Edgar Allan Poe And Hilda Doolittle And The Helen Of Aristotle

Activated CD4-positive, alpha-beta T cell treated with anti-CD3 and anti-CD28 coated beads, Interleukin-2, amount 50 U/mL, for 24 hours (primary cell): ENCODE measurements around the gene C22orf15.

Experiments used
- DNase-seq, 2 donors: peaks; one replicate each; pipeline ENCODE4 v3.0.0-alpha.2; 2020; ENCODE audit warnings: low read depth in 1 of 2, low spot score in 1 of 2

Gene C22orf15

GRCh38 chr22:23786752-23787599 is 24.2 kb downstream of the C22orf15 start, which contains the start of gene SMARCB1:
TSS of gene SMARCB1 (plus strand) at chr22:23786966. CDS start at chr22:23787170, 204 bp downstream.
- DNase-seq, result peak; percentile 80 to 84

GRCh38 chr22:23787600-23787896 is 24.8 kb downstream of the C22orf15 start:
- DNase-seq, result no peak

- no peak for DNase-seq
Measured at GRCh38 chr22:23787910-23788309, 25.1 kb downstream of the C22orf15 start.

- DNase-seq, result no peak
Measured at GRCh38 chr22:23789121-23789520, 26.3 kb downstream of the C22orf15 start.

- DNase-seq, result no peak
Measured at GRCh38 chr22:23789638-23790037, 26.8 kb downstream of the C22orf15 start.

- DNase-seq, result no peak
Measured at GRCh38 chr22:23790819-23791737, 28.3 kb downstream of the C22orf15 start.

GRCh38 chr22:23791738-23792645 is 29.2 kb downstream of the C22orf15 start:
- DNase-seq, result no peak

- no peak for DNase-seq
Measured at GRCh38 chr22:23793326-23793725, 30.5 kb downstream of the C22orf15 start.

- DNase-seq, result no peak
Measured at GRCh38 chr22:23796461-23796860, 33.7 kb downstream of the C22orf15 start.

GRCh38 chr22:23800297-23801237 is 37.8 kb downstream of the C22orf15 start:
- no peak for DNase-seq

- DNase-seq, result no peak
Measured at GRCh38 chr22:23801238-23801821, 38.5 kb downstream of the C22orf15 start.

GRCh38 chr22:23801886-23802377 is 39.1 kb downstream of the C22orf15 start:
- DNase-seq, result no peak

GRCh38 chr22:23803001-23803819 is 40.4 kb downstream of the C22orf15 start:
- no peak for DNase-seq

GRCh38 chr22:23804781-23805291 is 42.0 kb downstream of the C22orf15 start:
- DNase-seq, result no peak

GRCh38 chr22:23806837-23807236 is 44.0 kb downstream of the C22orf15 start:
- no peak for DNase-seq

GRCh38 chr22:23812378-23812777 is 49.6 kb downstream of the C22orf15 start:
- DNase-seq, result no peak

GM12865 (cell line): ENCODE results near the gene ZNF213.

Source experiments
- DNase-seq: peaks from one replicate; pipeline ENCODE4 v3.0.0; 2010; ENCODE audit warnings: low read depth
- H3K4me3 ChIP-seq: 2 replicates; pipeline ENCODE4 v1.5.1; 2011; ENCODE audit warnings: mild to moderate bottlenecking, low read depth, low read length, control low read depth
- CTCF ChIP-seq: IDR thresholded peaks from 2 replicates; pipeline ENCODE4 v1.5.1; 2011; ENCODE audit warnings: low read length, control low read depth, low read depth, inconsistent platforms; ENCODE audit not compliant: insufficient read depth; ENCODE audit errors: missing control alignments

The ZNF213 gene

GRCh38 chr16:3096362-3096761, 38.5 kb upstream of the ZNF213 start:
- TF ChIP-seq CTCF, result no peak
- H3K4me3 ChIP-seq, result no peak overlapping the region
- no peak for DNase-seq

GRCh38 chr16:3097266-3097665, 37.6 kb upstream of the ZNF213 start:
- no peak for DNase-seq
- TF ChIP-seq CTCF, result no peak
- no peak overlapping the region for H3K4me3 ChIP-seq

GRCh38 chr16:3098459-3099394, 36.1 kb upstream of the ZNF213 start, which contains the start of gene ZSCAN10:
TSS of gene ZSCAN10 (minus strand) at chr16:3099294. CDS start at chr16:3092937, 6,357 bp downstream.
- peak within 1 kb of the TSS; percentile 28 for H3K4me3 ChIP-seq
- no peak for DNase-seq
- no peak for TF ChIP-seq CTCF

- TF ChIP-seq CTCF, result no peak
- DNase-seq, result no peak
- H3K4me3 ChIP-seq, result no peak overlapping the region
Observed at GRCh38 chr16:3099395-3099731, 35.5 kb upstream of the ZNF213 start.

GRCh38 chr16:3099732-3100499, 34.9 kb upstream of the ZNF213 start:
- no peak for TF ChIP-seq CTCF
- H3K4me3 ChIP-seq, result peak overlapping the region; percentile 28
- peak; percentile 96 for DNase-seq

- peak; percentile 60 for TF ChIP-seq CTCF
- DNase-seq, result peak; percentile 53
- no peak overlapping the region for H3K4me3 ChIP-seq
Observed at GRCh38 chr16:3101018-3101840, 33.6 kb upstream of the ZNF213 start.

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Helen of Troy, also known as the face that launched a thousand ships, is a Greek character known for being the most beautiful woman in the Greek mythological world. Her beauty was a cause worth fighting for, and in some cases, losing lives for. Yet, there is more to Helen than meets the eye. Two authors, Edgar Allan Poe and Hilda Doolittle, describe Helen in two completely distinct ways in their poems. Poe describes Helen as a goddess, while Doolittle describes Helen as physically and internally hideous. According to Poe, Helen’s beauty causes not only all of Greece, but all of Rome as well, to worship her like the goddess she resembles. Doolittle, however, narrates Helen as the person that Greece hates for all the suffering and loss that she made them go through. Poe presents Helen as someone who makes a whole country and another city feel like they are in heaven, while Doolittle presents Helen as the person responsible for leaving all of Greece in a state of despair, and essentially, living in hell. Poe uses his poem to describe Helen as someone who left people with their jaw open in admiration while Doolittle uses her poem to describe Helen as someone who has left the society that fought for her in a state of distress. In his poem, Poe mentions that Helen is: “Like those Nicean barks of yore” (2). Poe is describing Helen’s beauty as that of the Greek goddess of victory, therefore, being victorious in her beauty. He continues to describe her by saying that her hair

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